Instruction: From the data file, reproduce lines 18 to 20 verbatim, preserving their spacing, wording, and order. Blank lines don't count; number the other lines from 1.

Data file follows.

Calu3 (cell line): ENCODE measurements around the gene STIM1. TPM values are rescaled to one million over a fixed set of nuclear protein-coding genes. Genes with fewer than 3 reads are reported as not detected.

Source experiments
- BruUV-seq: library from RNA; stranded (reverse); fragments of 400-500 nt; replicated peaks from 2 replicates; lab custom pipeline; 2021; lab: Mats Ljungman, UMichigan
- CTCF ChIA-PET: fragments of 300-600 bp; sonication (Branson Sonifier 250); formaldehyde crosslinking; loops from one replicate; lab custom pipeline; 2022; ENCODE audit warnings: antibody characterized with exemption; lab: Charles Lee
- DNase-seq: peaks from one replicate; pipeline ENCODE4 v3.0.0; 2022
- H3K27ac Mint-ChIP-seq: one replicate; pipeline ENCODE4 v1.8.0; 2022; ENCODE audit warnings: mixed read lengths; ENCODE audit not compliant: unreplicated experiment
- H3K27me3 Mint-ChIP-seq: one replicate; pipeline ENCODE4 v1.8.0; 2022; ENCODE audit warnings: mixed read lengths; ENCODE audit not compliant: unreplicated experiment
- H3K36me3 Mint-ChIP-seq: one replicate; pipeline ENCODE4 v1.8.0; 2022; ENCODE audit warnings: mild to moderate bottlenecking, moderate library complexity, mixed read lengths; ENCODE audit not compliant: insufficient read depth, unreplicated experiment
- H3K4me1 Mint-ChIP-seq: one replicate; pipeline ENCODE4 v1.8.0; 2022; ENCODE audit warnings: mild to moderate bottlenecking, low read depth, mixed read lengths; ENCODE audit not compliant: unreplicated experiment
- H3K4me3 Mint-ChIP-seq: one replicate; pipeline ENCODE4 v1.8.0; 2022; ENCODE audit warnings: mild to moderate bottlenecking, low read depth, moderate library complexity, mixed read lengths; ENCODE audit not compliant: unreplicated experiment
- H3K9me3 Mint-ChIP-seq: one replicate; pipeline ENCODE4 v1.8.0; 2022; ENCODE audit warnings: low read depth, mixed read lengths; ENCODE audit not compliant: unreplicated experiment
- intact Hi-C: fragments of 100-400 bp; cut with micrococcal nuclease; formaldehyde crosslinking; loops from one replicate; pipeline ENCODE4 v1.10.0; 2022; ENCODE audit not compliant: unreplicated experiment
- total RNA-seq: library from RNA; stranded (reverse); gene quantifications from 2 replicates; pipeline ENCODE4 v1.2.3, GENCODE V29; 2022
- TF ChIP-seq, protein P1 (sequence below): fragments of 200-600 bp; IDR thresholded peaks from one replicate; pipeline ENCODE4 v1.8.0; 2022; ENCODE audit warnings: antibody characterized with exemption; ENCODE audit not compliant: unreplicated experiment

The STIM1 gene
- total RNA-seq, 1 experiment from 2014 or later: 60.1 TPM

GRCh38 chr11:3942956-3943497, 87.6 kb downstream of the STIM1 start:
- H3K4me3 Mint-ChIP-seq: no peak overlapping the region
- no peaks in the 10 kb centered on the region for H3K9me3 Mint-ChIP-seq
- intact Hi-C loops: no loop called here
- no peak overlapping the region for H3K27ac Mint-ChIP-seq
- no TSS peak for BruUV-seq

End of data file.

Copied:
- H3K4me3 Mint-ChIP-seq: no peak overlapping the region
- no peaks in the 10 kb centered on the region for H3K9me3 Mint-ChIP-seq
- intact Hi-C loops: no loop called here